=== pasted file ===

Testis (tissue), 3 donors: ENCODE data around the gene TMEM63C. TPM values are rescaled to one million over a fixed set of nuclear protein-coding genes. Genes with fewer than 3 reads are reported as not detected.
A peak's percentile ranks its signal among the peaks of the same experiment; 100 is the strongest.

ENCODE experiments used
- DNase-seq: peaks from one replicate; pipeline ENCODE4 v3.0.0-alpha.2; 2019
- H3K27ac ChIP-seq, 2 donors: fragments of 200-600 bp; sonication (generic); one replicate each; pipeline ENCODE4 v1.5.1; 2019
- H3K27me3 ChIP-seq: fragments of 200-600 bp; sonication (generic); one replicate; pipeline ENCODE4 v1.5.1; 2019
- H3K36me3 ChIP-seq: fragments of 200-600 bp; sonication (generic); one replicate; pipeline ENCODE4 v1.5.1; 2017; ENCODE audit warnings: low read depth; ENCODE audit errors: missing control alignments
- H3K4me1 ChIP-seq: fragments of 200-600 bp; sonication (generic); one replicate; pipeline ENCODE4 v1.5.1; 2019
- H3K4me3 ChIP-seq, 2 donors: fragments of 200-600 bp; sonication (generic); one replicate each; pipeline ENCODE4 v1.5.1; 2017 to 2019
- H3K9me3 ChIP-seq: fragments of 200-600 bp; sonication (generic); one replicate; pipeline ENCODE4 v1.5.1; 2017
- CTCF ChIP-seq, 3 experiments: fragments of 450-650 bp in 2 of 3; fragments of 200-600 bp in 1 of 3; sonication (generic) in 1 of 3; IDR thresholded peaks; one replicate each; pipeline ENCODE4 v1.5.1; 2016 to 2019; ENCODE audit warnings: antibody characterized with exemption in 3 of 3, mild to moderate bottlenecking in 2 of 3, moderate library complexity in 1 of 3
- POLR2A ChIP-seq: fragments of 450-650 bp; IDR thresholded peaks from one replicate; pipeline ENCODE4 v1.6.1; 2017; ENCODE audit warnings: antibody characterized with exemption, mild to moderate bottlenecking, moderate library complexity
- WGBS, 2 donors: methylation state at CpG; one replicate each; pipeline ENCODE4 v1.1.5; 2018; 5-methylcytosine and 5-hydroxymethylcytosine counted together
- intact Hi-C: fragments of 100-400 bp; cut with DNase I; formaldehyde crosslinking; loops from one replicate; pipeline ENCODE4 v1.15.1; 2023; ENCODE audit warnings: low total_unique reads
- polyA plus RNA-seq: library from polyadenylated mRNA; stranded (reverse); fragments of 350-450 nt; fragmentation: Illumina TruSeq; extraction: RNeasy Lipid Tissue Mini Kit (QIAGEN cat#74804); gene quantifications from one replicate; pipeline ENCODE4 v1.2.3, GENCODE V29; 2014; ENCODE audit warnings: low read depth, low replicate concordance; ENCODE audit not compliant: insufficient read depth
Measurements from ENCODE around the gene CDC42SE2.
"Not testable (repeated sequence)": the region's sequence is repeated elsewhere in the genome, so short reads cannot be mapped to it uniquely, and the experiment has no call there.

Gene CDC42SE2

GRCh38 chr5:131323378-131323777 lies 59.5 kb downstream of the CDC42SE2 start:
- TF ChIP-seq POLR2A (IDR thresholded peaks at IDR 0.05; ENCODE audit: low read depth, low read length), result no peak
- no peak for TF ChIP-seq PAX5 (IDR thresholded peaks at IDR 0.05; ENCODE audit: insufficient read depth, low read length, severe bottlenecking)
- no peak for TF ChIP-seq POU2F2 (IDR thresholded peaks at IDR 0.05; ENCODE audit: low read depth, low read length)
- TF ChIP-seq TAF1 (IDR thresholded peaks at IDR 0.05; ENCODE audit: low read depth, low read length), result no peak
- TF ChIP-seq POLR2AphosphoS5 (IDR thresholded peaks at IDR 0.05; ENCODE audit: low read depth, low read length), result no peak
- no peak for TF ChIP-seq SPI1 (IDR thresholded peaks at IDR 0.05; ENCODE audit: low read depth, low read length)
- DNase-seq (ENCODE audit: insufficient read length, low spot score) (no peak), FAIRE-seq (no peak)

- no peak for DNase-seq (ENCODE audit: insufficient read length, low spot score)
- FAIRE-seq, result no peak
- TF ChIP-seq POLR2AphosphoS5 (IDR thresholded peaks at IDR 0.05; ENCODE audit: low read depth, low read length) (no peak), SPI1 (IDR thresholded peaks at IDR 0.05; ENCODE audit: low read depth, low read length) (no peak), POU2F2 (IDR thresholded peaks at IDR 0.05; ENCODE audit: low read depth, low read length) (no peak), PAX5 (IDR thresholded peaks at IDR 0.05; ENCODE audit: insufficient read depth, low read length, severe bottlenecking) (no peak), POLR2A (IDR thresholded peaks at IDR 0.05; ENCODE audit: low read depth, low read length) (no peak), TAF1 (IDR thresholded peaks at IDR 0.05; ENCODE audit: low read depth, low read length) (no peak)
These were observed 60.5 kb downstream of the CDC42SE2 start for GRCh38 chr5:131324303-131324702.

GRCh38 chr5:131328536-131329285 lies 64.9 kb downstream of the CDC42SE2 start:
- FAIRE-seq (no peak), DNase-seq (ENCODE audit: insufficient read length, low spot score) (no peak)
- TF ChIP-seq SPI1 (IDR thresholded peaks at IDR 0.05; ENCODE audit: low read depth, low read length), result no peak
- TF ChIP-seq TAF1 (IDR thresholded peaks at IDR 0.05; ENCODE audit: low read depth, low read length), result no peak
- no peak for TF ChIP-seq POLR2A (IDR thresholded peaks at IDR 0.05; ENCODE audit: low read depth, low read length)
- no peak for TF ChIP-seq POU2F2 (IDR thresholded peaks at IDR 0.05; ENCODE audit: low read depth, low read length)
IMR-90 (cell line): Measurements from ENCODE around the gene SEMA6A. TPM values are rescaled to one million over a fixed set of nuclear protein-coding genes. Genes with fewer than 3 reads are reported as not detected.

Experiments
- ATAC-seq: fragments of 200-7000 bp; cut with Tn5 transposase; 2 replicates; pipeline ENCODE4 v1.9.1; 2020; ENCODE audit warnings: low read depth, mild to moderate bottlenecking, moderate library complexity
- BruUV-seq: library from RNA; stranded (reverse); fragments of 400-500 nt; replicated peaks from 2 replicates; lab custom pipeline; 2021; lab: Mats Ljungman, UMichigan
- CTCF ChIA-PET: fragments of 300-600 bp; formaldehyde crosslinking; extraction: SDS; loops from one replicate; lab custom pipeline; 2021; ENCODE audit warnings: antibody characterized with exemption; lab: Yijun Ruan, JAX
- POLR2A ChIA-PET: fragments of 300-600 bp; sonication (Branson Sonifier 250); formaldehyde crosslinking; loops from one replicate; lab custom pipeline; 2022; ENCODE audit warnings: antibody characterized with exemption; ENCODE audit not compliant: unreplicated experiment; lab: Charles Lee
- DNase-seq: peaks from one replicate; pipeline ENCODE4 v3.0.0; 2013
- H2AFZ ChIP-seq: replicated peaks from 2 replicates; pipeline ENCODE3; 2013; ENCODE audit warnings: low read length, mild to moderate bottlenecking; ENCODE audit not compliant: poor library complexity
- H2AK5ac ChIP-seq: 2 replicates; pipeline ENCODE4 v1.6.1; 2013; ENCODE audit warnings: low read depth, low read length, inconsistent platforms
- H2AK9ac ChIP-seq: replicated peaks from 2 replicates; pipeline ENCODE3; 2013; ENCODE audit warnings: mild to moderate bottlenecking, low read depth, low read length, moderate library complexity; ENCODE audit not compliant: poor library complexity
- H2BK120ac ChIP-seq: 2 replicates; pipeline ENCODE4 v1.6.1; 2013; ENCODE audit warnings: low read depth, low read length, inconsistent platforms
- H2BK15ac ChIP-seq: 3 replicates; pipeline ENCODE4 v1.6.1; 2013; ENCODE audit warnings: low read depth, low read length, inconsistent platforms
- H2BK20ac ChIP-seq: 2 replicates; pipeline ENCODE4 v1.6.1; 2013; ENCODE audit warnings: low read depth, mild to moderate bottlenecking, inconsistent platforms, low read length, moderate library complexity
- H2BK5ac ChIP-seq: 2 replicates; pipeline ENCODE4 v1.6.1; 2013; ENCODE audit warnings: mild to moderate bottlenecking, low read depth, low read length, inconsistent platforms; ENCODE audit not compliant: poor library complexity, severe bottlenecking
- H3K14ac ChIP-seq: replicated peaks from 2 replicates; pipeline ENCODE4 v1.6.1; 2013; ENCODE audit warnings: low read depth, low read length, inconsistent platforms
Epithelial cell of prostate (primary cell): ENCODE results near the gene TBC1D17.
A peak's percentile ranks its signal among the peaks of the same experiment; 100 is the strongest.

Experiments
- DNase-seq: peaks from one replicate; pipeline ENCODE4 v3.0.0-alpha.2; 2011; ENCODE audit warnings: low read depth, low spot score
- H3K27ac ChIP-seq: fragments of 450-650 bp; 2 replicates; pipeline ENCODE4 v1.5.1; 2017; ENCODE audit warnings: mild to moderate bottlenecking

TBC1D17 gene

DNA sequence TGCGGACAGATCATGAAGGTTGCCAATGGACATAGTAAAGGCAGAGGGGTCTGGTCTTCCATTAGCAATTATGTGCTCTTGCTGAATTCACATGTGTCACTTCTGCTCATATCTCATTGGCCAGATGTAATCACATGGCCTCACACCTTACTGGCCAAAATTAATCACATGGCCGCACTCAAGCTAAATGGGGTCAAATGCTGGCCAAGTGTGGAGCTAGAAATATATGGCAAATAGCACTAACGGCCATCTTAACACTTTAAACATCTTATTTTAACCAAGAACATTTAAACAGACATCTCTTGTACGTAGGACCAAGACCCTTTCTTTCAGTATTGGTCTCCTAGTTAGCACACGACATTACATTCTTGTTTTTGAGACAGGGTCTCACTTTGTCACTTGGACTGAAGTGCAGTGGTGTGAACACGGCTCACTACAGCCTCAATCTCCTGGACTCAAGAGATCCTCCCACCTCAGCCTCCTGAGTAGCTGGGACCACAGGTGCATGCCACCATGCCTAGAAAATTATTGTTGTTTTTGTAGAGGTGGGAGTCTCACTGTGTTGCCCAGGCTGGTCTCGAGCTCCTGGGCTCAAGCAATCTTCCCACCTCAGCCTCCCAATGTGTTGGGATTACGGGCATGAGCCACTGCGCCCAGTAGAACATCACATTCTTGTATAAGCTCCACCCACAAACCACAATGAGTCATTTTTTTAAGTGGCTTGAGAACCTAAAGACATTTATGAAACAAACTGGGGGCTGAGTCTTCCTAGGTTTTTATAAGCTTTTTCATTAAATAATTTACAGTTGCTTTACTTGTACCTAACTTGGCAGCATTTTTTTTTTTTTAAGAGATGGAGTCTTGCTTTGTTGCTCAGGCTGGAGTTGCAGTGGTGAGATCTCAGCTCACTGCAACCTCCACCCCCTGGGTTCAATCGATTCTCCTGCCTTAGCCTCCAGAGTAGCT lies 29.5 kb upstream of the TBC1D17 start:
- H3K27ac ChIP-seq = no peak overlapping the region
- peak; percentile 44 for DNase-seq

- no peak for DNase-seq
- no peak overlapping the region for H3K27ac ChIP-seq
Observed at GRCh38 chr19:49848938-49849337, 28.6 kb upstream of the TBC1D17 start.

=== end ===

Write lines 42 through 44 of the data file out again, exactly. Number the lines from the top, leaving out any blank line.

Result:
- POLR2A ChIA-PET: fragments of 300-600 bp; sonication (Branson Sonifier 250); formaldehyde crosslinking; loops from one replicate; lab custom pipeline; 2022; ENCODE audit warnings: antibody characterized with exemption; ENCODE audit not compliant: unreplicated experiment; lab: Charles Lee
- DNase-seq: peaks from one replicate; pipeline ENCODE4 v3.0.0; 2013
- H2AFZ ChIP-seq: replicated peaks from 2 replicates; pipeline ENCODE3; 2013; ENCODE audit warnings: low read length, mild to moderate bottlenecking; ENCODE audit not compliant: poor library complexity